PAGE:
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Biochemicals & Materials

Avantium and BASF plan new biobased chemical JV

Avantium, a Netherlands-based renewable chemical technology company and BASF Intermediates, a company within the Germany-headed global chemicals major BASF, have signed a Letter of Intent (LoI) and entered into exclusive negotiations to establish a Joint Venture (JV) for the production and marketing of furandicarboxylic acid (FDCA) from renewable sources.

The JV will also include the marketing of polyethylene furanoate (PEF), a completely new, high-quality plastic from the new biobased FDCA building block. The JV will use the “YXY” process developed by Avantium in its laboratories in Amsterdam and pilot plant in Geleen, Netherlands, for the production of FDCA. It is intended to further develop this process as well as to construct a reference plant for the production of FDCA with an annual capacity of up to 50 000 tonnes at BASF’s Verbund site in Antwerp, Belgium. The aim of the JV is to build up world-leading positions in FDCA and PEF, and subsequently license the technology for industrial scale application.

New improved materials

Avantium’s YXY two-step catalytic technology can convert carbohydrates into a number of different biobased products and fuels. The first step is the catalytic dehydration of the carbohydrate feedstock in an alcohol, such as methanol, to make alkoxymethyl-furfural (RMF), such as methoxymethyl furfural (MMF) and levulinics like methyl levulinates. The second step is the catalytic oxidation of RMF in acetic acid to make FDCA. To make the biobased polymer PEF, a third catalytic step brings together FDCA and monoethylene glycol (MEG), of which the latter MEG process consists of two catalytic steps.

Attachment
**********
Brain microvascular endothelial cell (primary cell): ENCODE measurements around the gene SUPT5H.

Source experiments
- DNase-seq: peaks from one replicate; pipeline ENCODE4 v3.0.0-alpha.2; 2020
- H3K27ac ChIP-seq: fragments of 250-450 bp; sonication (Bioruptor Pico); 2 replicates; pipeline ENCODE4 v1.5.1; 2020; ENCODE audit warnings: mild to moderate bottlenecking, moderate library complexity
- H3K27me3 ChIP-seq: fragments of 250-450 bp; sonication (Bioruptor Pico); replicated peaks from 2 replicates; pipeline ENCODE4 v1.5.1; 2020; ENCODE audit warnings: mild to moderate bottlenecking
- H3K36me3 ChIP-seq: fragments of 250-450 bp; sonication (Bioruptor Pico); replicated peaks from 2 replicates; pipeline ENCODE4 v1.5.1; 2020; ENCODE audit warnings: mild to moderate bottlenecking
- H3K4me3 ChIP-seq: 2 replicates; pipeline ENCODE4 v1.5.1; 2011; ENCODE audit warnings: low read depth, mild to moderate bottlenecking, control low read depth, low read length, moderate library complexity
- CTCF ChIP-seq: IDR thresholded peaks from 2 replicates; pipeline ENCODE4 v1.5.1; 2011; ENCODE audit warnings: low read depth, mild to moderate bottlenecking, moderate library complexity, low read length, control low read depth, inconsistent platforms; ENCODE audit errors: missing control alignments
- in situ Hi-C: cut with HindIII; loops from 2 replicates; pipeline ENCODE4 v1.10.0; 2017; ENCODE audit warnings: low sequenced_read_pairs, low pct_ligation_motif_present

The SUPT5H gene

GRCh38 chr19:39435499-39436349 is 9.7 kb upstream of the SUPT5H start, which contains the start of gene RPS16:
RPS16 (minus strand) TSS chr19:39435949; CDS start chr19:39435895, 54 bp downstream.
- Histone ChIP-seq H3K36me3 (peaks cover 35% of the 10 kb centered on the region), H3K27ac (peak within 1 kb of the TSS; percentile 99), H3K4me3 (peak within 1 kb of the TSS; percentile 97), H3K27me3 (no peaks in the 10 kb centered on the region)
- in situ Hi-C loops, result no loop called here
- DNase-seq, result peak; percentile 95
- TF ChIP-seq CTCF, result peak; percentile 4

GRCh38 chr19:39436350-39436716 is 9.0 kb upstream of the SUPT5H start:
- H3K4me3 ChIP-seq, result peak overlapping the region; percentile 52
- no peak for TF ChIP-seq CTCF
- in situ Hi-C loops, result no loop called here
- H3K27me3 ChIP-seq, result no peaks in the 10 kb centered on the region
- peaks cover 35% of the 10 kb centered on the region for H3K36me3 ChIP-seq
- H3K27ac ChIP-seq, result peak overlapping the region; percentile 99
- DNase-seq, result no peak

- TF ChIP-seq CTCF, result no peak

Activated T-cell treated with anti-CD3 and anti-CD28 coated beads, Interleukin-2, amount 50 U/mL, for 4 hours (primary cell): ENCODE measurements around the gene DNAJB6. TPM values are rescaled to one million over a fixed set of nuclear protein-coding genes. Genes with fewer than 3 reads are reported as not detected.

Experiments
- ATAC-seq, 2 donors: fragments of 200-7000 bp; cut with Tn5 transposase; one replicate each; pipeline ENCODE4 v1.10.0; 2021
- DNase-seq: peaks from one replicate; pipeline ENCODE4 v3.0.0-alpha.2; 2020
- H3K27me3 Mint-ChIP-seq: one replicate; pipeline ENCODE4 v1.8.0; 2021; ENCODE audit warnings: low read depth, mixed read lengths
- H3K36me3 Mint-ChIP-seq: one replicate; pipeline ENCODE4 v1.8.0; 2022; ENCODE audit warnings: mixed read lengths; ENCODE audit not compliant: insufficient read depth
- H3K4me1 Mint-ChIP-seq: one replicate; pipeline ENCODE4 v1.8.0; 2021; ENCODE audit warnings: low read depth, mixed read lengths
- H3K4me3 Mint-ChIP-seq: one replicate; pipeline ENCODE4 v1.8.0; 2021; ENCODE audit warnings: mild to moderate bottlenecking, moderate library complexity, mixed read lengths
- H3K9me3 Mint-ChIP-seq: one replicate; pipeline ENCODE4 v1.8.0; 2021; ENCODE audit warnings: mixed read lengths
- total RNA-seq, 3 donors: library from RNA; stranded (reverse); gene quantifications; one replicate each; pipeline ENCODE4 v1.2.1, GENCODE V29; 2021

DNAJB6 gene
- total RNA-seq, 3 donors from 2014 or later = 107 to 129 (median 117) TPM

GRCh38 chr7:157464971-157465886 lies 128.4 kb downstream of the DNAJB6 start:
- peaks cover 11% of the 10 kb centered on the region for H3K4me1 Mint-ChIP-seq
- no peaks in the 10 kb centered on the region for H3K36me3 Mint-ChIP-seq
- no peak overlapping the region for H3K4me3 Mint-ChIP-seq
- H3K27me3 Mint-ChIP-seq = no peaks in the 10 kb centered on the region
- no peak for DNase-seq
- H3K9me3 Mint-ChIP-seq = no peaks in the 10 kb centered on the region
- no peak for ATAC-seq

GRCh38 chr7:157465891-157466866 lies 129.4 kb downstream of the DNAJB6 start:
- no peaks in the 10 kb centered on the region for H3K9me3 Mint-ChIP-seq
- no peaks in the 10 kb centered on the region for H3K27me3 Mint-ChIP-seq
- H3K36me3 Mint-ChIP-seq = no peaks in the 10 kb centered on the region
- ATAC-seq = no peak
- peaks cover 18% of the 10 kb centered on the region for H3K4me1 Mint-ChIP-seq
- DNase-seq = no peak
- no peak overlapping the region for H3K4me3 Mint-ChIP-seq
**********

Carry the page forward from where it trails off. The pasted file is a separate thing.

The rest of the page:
FDCA is the essential chemical building block for the production of PEF. Compared to conventional plastics, PEF is characterized by improved barrier properties for gases like carbon dioxide (CO2) and oxygen. Higher mechanical strength enables thinner PEF packaging can be produced lowering the amount of packaging material needed. Therefore PEF is particularly suitable for the production of certain food and beverage packaging, for example films and plastic bottles. After use, PEF can be recycled. Avantium have produced PEF using readily available plant-based industrial sugars such as fructose syrup, a by-product of corn ethanol.

– The contemplated joint venture with BASF is a major milestone in the development and commercialisation of this game-changing technology. Partnering with the number one chemical company in the world provides us with access to the capabilities that are required to bring this technology to industrialization and establish the market leadership for FDCA and PEF. With BASF, we plan to start production of FDCA to enable the first commercial launch of this exciting bio-based material and to further develop and grow the market to its full potential, said Tom van Aken, CEO of Avantium.


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